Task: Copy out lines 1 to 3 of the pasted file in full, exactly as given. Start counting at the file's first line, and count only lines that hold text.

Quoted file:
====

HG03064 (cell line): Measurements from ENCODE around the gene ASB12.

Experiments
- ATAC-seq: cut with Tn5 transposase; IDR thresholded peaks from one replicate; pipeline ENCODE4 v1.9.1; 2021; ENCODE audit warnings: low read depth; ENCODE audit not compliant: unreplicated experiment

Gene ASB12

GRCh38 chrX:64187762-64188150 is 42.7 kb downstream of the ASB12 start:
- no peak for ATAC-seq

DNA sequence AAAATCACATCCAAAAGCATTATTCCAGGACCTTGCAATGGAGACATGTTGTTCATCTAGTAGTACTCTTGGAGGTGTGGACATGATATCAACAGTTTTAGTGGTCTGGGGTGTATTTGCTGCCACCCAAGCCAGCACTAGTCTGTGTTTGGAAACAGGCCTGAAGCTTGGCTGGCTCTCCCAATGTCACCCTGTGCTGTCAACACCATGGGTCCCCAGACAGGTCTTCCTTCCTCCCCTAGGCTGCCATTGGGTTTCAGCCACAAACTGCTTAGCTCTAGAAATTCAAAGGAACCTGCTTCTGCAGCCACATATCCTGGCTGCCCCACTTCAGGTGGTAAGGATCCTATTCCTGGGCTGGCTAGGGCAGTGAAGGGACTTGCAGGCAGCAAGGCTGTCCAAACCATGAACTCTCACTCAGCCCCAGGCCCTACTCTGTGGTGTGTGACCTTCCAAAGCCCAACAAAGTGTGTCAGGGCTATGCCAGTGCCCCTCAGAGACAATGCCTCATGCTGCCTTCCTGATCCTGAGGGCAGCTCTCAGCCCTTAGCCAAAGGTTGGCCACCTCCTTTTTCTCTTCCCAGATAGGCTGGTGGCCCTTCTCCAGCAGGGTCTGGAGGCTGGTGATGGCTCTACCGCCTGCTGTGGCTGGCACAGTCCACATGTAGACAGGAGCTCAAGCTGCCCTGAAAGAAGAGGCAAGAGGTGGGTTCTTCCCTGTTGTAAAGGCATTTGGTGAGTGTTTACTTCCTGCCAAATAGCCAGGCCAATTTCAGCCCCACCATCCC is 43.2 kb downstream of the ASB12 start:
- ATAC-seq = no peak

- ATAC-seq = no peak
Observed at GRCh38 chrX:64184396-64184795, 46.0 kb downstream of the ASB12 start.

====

HG03064 (cell line): Measurements from ENCODE around the gene ASB12.

Experiments
- ATAC-seq: cut with Tn5 transposase; IDR thresholded peaks from one replicate; pipeline ENCODE4 v1.9.1; 2021; ENCODE audit warnings: low read depth; ENCODE audit not compliant: unreplicated experiment